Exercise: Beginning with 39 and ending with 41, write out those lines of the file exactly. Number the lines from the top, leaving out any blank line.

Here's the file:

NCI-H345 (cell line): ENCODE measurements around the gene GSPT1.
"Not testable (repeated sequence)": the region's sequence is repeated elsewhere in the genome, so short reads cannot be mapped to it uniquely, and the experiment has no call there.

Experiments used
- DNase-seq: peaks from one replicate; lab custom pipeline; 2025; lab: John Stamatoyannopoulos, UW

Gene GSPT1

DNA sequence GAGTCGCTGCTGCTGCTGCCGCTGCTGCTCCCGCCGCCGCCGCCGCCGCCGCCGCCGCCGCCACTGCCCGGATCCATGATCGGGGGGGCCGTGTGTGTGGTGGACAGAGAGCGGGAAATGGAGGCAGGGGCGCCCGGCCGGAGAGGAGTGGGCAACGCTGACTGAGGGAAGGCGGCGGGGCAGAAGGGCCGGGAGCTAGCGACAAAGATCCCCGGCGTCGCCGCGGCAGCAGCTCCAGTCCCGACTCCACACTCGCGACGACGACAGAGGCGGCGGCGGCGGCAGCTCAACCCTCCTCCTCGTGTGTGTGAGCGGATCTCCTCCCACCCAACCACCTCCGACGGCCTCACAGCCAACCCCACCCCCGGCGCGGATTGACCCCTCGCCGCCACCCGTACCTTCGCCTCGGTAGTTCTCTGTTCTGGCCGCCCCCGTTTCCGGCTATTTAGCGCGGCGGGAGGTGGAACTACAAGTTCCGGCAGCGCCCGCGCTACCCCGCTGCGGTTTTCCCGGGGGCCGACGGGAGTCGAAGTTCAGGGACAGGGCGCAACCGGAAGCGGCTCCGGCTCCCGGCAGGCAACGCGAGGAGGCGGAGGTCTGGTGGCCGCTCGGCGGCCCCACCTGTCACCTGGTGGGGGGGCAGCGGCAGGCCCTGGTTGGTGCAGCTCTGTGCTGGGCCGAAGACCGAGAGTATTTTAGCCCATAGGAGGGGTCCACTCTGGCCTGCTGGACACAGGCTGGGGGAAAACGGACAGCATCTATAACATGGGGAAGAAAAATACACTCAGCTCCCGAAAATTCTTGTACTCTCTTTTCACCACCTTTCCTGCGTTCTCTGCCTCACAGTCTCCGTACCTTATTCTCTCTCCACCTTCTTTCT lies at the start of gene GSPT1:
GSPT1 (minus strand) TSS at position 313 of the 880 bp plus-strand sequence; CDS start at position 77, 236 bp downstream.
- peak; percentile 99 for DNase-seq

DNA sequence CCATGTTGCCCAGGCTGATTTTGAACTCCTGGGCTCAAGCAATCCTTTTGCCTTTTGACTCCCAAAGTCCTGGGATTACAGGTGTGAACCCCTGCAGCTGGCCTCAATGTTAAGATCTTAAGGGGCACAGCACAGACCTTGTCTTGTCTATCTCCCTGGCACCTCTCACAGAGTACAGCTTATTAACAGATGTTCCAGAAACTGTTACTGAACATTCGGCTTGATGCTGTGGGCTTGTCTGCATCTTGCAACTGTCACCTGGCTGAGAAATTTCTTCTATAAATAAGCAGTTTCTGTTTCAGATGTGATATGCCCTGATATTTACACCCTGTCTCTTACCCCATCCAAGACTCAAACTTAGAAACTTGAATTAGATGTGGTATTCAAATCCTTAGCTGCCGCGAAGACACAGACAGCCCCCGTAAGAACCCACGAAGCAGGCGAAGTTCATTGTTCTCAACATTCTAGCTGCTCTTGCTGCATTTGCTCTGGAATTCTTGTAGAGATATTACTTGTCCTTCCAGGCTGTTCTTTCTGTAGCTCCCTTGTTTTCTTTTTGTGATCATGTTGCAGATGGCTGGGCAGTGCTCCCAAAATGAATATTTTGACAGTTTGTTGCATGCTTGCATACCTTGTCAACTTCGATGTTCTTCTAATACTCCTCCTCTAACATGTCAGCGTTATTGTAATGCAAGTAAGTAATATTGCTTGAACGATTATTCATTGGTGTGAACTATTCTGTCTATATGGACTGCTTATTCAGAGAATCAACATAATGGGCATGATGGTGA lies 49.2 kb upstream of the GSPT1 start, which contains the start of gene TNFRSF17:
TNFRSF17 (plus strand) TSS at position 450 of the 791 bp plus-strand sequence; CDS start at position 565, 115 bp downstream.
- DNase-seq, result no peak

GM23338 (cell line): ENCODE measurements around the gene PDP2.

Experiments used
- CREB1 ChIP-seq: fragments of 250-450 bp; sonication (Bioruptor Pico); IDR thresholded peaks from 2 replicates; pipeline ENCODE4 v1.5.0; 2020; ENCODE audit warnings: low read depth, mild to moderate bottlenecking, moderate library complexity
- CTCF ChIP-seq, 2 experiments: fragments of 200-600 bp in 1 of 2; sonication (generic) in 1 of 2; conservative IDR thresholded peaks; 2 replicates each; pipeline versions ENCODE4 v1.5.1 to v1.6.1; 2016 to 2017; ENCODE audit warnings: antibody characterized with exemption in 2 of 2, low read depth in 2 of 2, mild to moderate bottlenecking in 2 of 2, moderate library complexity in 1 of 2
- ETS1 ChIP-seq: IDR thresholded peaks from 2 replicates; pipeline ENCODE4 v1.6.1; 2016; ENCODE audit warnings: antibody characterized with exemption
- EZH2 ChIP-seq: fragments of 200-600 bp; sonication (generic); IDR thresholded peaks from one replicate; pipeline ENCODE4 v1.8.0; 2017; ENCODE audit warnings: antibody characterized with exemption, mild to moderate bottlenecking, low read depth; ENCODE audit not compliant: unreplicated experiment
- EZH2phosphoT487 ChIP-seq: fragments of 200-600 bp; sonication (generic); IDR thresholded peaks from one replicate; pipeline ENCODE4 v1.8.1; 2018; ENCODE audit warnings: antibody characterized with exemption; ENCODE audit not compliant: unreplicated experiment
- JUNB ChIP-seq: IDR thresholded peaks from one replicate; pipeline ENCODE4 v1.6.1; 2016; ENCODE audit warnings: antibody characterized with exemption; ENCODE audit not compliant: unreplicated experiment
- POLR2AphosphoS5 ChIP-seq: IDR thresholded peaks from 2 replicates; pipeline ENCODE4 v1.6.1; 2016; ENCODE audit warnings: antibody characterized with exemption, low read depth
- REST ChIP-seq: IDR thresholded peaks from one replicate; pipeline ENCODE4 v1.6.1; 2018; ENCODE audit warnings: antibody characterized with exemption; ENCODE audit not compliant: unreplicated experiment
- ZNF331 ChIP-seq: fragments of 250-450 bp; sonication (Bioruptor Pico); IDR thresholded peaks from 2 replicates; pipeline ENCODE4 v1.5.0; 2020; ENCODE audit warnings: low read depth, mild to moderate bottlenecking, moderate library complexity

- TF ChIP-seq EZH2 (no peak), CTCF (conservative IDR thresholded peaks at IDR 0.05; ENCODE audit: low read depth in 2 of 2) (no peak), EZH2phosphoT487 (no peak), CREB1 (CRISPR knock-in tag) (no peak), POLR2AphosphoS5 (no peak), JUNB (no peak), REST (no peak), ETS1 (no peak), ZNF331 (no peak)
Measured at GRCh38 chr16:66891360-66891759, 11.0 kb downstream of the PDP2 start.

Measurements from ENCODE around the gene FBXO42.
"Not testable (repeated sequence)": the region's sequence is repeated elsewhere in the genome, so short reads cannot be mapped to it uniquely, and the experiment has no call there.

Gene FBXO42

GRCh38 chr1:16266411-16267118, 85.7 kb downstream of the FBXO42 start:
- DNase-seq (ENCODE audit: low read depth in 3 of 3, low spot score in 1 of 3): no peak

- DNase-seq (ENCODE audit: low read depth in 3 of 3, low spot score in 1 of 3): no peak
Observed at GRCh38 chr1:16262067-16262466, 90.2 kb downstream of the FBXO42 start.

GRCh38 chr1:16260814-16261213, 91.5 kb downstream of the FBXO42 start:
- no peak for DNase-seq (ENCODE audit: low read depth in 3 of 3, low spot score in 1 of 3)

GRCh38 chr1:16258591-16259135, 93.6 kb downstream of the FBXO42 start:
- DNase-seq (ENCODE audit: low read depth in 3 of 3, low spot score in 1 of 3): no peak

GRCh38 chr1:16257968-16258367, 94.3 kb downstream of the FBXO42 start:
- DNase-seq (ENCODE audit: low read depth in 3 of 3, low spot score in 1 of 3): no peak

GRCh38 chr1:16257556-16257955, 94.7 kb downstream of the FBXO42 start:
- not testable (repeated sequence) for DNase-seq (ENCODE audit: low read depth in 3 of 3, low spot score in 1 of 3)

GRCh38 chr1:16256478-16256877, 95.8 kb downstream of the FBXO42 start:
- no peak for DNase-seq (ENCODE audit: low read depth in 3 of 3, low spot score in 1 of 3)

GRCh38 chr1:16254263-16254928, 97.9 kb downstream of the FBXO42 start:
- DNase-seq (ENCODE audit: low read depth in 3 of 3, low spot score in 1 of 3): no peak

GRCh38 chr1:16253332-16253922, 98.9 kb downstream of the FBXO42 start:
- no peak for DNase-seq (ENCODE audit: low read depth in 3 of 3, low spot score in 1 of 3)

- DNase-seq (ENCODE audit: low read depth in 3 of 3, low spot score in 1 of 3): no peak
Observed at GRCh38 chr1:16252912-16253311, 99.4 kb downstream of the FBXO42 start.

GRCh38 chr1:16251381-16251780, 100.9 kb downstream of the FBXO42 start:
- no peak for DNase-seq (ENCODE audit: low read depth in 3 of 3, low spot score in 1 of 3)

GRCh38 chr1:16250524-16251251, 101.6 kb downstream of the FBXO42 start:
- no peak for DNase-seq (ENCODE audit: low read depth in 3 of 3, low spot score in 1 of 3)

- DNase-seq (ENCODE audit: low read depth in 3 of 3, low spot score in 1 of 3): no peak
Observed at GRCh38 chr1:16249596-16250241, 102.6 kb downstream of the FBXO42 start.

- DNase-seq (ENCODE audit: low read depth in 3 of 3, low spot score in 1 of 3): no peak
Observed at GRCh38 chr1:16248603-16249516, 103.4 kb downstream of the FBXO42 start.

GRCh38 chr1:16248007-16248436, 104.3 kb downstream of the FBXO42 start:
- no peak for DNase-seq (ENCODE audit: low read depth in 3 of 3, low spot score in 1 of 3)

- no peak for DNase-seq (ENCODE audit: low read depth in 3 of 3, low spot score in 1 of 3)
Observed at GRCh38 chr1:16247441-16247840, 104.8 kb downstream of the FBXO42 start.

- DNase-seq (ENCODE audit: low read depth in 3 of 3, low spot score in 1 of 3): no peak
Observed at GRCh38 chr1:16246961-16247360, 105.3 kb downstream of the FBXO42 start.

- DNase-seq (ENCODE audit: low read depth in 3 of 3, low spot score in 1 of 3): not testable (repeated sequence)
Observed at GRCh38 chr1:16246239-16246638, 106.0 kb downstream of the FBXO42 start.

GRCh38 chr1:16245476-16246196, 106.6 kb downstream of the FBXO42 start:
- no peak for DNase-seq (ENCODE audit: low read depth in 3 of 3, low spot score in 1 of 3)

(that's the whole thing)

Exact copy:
- not testable (repeated sequence) for DNase-seq (ENCODE audit: low read depth in 3 of 3, low spot score in 1 of 3)

GRCh38 chr1:16256478-16256877, 95.8 kb downstream of the FBXO42 start:
- no peak for DNase-seq (ENCODE audit: low read depth in 3 of 3, low spot score in 1 of 3)